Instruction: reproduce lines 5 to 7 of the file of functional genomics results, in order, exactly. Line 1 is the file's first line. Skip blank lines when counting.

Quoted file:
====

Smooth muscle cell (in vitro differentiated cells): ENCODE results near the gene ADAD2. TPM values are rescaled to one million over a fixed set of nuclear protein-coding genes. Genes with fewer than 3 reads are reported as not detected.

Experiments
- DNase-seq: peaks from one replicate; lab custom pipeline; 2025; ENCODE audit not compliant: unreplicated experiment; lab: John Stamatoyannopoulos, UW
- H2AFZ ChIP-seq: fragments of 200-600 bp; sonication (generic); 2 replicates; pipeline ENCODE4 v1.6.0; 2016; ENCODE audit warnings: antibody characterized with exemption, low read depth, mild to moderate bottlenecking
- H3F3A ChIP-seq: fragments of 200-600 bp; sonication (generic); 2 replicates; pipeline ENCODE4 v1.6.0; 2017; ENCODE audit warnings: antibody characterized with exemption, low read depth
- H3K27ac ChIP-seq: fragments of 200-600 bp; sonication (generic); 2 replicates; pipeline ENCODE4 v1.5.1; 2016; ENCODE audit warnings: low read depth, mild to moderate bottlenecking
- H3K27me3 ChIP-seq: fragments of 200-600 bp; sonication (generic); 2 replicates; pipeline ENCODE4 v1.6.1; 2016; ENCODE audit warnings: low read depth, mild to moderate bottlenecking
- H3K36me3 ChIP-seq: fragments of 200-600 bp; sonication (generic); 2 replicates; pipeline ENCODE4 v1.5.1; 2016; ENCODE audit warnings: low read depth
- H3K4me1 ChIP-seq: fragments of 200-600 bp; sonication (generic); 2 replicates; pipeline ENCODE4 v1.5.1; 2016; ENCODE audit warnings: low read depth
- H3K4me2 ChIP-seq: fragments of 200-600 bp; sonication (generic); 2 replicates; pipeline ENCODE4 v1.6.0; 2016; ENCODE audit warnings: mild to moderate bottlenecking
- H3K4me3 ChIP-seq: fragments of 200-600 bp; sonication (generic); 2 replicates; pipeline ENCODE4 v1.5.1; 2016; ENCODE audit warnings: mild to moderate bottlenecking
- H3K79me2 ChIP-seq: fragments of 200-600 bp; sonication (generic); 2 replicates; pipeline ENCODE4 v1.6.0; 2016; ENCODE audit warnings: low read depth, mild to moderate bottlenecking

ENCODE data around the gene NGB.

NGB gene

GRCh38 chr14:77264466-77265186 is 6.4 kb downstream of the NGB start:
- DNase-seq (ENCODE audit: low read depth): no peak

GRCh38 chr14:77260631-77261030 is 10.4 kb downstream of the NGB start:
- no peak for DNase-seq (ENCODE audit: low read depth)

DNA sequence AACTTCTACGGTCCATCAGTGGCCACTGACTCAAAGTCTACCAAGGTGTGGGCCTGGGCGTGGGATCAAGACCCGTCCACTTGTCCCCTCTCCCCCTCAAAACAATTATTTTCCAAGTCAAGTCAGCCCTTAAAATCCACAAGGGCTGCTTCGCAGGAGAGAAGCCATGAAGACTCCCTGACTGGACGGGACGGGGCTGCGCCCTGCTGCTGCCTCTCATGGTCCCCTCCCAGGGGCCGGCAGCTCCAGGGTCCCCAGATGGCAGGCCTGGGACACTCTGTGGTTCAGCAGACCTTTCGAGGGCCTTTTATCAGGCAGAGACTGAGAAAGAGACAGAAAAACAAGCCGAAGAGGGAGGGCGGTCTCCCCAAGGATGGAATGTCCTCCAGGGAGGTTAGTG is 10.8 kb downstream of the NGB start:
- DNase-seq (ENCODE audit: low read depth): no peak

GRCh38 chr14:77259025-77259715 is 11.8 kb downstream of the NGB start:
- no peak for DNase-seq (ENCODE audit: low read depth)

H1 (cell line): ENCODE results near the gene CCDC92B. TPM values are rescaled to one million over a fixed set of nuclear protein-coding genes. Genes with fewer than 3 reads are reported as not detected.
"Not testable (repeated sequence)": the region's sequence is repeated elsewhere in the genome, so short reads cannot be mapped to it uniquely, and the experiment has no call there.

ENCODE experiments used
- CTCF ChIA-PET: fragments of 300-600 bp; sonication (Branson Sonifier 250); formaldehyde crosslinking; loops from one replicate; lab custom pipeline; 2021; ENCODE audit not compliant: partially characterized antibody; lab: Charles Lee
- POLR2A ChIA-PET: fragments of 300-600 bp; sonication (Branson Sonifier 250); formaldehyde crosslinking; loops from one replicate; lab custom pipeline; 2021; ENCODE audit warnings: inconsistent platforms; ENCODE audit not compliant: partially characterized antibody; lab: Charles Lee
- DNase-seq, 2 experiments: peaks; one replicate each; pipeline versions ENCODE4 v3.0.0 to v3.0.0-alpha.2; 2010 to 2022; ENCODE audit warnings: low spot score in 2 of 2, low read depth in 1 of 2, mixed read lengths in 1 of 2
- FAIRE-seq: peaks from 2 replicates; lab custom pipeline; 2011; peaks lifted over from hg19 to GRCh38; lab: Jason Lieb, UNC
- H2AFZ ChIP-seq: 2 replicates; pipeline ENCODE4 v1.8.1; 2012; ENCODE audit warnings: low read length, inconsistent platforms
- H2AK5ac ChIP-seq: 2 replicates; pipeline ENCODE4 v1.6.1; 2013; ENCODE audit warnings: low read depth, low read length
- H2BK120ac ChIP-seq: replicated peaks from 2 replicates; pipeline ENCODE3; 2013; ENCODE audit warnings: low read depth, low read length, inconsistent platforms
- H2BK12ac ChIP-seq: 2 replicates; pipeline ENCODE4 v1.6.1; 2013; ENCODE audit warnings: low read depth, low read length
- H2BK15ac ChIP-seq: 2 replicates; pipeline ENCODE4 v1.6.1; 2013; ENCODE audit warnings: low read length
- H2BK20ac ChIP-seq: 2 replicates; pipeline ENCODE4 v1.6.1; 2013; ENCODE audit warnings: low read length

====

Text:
- H3F3A ChIP-seq: fragments of 200-600 bp; sonication (generic); 2 replicates; pipeline ENCODE4 v1.6.0; 2017; ENCODE audit warnings: antibody characterized with exemption, low read depth
- H3K27ac ChIP-seq: fragments of 200-600 bp; sonication (generic); 2 replicates; pipeline ENCODE4 v1.5.1; 2016; ENCODE audit warnings: low read depth, mild to moderate bottlenecking
- H3K27me3 ChIP-seq: fragments of 200-600 bp; sonication (generic); 2 replicates; pipeline ENCODE4 v1.6.1; 2016; ENCODE audit warnings: low read depth, mild to moderate bottlenecking